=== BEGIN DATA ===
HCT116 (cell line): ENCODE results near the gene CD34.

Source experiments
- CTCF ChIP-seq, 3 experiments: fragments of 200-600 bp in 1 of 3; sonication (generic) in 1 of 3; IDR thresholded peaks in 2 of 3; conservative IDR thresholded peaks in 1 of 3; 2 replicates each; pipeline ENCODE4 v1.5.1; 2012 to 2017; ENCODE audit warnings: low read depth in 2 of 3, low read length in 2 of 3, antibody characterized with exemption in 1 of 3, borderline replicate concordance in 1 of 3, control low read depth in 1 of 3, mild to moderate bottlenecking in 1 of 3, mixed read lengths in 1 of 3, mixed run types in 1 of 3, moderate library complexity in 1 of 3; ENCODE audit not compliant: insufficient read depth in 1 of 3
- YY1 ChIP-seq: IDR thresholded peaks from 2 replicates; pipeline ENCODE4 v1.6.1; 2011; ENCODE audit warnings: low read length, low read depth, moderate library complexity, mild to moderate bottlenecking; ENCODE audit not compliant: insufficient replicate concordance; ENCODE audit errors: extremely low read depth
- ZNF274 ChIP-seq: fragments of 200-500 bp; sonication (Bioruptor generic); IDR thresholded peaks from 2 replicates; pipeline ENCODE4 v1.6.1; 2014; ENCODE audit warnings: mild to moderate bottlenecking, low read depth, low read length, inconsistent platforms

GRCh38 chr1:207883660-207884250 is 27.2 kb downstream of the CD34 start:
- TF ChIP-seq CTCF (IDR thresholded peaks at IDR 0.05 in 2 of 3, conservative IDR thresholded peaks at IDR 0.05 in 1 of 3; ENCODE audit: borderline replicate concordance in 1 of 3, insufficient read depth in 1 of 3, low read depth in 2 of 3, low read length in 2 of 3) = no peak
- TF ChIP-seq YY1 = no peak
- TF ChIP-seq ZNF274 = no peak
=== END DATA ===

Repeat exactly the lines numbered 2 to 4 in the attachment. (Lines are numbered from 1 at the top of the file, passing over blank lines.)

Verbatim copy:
Source experiments
- CTCF ChIP-seq, 3 experiments: fragments of 200-600 bp in 1 of 3; sonication (generic) in 1 of 3; IDR thresholded peaks in 2 of 3; conservative IDR thresholded peaks in 1 of 3; 2 replicates each; pipeline ENCODE4 v1.5.1; 2012 to 2017; ENCODE audit warnings: low read depth in 2 of 3, low read length in 2 of 3, antibody characterized with exemption in 1 of 3, borderline replicate concordance in 1 of 3, control low read depth in 1 of 3, mild to moderate bottlenecking in 1 of 3, mixed read lengths in 1 of 3, mixed run types in 1 of 3, moderate library complexity in 1 of 3; ENCODE audit not compliant: insufficient read depth in 1 of 3
- YY1 ChIP-seq: IDR thresholded peaks from 2 replicates; pipeline ENCODE4 v1.6.1; 2011; ENCODE audit warnings: low read length, low read depth, moderate library complexity, mild to moderate bottlenecking; ENCODE audit not compliant: insufficient replicate concordance; ENCODE audit errors: extremely low read depth